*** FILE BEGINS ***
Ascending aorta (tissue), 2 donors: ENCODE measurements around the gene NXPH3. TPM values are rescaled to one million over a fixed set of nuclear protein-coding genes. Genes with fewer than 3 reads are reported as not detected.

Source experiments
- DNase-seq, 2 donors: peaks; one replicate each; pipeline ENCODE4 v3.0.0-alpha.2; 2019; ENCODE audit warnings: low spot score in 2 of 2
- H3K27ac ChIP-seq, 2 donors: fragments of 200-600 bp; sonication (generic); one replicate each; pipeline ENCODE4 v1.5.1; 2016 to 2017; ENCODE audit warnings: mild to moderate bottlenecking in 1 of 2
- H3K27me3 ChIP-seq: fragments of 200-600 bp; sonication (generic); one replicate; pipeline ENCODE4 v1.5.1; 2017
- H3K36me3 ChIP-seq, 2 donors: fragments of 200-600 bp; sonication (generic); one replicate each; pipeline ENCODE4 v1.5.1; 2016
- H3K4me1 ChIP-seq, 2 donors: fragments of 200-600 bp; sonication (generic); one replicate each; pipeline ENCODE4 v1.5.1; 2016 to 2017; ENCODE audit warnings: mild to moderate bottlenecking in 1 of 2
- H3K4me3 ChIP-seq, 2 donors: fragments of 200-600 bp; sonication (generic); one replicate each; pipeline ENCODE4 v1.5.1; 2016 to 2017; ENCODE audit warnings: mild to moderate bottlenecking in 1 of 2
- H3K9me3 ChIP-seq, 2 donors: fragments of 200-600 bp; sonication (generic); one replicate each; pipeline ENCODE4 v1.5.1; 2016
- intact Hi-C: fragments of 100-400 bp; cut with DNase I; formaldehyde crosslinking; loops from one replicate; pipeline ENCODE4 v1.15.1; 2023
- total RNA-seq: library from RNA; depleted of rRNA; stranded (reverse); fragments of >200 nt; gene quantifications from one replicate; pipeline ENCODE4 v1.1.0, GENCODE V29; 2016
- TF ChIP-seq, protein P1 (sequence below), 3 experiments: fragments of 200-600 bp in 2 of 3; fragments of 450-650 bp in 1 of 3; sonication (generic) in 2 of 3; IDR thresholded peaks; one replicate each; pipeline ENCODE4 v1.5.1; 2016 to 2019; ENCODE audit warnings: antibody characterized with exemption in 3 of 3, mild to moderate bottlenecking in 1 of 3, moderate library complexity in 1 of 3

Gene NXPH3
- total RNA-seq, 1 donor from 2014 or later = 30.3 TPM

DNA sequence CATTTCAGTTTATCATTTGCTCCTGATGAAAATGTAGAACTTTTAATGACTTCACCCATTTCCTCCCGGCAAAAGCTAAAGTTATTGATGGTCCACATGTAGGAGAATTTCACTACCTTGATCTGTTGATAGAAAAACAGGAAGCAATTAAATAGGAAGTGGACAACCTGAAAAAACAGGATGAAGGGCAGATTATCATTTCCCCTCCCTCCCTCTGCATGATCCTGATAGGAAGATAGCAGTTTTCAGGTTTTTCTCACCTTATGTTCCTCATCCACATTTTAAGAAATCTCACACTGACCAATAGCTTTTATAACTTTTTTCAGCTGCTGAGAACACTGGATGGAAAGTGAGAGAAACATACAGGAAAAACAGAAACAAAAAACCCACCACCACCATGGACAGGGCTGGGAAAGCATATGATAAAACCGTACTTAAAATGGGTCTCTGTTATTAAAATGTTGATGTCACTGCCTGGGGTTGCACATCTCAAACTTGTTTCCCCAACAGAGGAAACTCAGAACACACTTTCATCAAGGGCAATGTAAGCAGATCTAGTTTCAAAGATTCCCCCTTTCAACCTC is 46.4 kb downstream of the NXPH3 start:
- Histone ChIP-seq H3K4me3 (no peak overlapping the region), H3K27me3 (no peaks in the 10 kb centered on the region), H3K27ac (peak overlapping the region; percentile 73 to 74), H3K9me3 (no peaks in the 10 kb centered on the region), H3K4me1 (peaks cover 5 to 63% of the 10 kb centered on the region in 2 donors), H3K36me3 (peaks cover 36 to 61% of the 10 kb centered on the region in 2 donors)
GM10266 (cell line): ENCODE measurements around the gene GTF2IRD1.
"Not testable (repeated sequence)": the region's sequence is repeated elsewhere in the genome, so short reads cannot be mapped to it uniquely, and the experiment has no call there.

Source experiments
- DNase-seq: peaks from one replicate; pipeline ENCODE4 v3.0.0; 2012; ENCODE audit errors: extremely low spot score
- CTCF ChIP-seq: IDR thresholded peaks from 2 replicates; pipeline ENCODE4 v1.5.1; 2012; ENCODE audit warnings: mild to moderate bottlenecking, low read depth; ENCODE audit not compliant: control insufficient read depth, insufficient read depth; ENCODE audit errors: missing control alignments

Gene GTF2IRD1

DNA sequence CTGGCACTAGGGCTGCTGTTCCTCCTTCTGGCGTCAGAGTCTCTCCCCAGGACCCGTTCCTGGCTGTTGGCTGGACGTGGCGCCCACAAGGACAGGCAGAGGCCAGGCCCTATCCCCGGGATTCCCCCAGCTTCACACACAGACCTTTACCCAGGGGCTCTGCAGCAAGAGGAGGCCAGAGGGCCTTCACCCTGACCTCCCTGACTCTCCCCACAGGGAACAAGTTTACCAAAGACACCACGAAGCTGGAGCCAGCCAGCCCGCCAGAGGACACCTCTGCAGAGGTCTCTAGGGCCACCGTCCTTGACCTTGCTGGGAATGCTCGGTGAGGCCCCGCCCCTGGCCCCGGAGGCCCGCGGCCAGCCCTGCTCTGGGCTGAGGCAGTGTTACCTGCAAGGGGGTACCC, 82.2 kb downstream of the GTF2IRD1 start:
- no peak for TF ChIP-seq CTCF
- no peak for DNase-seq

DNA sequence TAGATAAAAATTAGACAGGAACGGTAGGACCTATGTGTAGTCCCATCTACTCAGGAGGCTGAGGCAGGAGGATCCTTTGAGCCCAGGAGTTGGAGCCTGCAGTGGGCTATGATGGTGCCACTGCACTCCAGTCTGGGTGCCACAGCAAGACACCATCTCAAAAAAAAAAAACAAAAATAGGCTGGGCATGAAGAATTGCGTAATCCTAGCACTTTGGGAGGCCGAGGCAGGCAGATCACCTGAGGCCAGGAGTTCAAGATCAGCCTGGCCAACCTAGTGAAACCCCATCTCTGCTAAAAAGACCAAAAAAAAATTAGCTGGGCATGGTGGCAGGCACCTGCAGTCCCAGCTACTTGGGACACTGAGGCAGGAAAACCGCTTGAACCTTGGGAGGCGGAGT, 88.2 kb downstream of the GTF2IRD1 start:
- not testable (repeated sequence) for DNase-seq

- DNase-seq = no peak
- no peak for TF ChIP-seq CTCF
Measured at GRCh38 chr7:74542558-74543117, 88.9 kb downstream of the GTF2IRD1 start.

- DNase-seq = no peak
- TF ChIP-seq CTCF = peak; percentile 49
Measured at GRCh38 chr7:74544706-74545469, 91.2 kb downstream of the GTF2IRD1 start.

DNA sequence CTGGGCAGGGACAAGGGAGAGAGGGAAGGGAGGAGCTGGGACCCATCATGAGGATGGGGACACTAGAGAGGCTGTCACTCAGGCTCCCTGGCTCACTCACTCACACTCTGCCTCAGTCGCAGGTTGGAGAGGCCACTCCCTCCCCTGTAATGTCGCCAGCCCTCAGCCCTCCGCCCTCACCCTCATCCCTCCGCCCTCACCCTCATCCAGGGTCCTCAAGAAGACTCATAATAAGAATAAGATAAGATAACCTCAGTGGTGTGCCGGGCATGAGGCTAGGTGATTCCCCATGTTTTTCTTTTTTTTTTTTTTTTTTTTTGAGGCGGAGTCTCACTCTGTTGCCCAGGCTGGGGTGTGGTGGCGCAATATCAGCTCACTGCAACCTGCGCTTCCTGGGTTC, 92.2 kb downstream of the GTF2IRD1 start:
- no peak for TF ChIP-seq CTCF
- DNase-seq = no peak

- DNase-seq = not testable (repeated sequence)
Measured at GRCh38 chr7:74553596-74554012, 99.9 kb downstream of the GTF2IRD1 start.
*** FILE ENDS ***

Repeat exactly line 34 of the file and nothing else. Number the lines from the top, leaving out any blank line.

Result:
DNA sequence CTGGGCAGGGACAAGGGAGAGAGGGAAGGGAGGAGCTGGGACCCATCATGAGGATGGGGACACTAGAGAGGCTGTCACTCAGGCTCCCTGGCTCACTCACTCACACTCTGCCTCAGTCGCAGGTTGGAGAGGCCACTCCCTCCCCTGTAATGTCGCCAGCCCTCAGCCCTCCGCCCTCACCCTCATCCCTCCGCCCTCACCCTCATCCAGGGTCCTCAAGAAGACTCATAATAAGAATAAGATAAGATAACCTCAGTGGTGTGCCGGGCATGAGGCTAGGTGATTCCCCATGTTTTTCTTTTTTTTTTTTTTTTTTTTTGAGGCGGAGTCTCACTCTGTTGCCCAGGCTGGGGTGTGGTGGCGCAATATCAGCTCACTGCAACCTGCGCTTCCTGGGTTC, 92.2 kb downstream of the GTF2IRD1 start: